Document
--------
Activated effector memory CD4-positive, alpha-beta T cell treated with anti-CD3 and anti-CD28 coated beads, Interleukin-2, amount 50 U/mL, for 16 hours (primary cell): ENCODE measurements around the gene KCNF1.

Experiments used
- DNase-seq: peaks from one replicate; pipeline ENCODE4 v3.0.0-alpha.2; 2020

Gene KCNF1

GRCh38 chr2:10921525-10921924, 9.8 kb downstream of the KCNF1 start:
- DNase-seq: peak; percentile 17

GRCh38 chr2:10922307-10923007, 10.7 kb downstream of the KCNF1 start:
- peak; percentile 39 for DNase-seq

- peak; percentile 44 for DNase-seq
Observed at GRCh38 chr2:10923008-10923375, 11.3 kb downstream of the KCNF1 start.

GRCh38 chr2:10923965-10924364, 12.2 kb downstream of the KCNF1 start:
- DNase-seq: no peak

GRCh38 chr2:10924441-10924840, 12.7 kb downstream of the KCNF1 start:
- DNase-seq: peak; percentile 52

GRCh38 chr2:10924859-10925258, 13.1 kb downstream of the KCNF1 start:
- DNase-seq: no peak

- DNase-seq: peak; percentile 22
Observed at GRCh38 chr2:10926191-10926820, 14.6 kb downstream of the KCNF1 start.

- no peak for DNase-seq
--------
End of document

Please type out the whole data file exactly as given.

Activated effector memory CD4-positive, alpha-beta T cell treated with anti-CD3 and anti-CD28 coated beads, Interleukin-2, amount 50 U/mL, for 16 hours (primary cell): ENCODE measurements around the gene KCNF1.

Experiments used
- DNase-seq: peaks from one replicate; pipeline ENCODE4 v3.0.0-alpha.2; 2020

Gene KCNF1

GRCh38 chr2:10921525-10921924, 9.8 kb downstream of the KCNF1 start:
- DNase-seq: peak; percentile 17

GRCh38 chr2:10922307-10923007, 10.7 kb downstream of the KCNF1 start:
- peak; percentile 39 for DNase-seq

- peak; percentile 44 for DNase-seq
Observed at GRCh38 chr2:10923008-10923375, 11.3 kb downstream of the KCNF1 start.

GRCh38 chr2:10923965-10924364, 12.2 kb downstream of the KCNF1 start:
- DNase-seq: no peak

GRCh38 chr2:10924441-10924840, 12.7 kb downstream of the KCNF1 start:
- DNase-seq: peak; percentile 52

GRCh38 chr2:10924859-10925258, 13.1 kb downstream of the KCNF1 start:
- DNase-seq: no peak

- DNase-seq: peak; percentile 22
Observed at GRCh38 chr2:10926191-10926820, 14.6 kb downstream of the KCNF1 start.

- no peak for DNase-seq